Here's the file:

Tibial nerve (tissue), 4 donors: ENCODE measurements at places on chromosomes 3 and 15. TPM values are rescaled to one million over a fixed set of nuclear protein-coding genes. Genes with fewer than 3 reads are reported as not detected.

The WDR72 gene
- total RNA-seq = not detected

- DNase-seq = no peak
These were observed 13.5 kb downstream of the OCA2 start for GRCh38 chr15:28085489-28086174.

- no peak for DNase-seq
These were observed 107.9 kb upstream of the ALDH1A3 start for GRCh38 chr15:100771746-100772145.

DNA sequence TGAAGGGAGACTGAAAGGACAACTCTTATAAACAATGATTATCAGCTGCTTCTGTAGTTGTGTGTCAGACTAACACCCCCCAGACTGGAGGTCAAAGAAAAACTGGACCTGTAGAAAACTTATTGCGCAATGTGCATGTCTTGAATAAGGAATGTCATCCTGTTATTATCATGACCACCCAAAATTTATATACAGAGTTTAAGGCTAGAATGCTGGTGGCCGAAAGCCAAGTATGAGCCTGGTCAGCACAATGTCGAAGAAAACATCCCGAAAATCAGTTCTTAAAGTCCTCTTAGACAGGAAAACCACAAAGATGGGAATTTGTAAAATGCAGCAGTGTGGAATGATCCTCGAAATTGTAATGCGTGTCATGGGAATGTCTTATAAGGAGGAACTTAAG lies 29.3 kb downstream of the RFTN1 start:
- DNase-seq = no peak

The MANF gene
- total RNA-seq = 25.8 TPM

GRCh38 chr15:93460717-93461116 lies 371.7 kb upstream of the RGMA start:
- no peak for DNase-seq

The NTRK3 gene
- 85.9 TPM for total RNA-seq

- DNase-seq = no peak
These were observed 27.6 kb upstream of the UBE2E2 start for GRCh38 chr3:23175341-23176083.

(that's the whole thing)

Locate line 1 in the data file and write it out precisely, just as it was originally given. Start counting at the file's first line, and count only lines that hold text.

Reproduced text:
Tibial nerve (tissue), 4 donors: ENCODE measurements at places on chromosomes 3 and 15. TPM values are rescaled to one million over a fixed set of nuclear protein-coding genes. Genes with fewer than 3 reads are reported as not detected.